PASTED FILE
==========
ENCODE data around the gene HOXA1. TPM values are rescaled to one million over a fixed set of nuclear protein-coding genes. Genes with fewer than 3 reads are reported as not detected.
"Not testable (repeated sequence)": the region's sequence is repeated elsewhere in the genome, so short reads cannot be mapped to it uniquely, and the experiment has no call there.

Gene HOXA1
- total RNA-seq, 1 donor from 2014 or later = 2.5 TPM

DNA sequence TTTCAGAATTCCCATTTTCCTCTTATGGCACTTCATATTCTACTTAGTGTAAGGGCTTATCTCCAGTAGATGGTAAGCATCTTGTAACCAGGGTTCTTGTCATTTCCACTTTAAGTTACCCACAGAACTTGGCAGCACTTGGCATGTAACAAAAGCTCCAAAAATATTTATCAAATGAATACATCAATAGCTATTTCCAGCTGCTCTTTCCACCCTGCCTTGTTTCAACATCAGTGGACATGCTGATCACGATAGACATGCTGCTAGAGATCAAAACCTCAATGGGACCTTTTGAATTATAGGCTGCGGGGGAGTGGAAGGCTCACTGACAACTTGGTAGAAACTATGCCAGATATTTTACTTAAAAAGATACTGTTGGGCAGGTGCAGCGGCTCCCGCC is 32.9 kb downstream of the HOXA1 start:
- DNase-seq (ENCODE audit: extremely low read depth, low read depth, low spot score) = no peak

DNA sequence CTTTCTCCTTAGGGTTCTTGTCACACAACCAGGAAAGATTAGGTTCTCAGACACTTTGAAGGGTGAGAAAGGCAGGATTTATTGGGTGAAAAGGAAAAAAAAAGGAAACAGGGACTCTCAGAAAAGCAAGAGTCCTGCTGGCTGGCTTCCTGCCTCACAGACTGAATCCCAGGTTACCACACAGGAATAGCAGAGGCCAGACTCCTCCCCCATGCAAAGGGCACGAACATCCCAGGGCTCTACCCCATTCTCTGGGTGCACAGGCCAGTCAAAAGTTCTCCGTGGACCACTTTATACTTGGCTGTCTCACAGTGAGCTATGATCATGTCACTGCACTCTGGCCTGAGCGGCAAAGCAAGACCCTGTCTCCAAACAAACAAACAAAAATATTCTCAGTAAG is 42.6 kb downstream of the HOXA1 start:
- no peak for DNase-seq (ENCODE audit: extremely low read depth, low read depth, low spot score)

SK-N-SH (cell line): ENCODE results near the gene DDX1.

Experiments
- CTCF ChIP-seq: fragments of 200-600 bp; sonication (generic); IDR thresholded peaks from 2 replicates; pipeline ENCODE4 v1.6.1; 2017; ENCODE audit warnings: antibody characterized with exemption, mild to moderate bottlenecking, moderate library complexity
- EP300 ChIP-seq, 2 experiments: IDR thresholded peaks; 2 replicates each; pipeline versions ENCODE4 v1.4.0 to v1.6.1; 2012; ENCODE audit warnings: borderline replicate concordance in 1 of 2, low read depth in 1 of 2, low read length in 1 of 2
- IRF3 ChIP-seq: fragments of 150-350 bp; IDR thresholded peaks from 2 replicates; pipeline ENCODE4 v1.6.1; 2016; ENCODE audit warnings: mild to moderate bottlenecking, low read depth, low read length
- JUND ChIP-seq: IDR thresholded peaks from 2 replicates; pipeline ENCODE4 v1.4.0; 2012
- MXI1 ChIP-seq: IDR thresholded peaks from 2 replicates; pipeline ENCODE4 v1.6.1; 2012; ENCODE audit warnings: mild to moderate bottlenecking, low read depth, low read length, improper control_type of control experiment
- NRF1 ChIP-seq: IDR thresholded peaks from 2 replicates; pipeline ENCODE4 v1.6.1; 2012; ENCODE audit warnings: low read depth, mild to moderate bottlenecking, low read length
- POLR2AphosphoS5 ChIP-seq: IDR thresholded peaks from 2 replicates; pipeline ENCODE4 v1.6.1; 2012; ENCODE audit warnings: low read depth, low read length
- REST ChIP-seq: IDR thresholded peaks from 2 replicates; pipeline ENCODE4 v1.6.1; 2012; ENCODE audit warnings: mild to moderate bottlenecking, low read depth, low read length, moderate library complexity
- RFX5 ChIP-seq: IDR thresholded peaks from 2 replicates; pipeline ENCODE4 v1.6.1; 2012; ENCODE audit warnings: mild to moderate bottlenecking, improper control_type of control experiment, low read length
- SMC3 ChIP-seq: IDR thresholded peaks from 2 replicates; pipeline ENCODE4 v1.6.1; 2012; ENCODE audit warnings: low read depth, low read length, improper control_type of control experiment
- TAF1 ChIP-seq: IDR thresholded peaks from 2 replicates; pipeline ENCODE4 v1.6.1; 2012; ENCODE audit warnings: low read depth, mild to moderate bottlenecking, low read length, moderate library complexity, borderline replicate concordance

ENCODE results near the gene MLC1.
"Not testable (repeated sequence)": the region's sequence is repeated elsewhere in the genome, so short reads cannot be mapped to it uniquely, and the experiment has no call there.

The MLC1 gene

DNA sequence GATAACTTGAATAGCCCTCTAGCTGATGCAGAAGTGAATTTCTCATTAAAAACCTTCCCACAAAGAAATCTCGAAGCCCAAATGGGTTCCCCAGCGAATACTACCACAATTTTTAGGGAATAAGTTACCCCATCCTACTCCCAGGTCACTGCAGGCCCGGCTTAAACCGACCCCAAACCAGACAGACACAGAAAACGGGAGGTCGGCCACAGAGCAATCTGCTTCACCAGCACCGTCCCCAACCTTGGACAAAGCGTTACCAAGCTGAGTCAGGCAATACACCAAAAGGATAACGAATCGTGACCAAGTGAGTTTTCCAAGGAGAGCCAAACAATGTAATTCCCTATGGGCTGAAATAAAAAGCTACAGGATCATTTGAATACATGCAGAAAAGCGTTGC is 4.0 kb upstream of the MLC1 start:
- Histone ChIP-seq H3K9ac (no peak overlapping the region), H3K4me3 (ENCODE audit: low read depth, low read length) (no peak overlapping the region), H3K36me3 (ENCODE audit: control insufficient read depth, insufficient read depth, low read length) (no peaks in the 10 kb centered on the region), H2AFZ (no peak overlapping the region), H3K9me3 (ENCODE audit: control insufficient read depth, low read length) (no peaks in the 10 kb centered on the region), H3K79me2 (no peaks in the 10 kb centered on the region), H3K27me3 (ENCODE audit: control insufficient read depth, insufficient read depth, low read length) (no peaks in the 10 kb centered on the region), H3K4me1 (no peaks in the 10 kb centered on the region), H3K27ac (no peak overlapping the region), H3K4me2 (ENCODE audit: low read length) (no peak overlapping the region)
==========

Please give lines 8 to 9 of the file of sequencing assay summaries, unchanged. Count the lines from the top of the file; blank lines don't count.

- no peak for DNase-seq (ENCODE audit: extremely low read depth, low read depth, low spot score)

SK-N-SH (cell line): ENCODE results near the gene DDX1.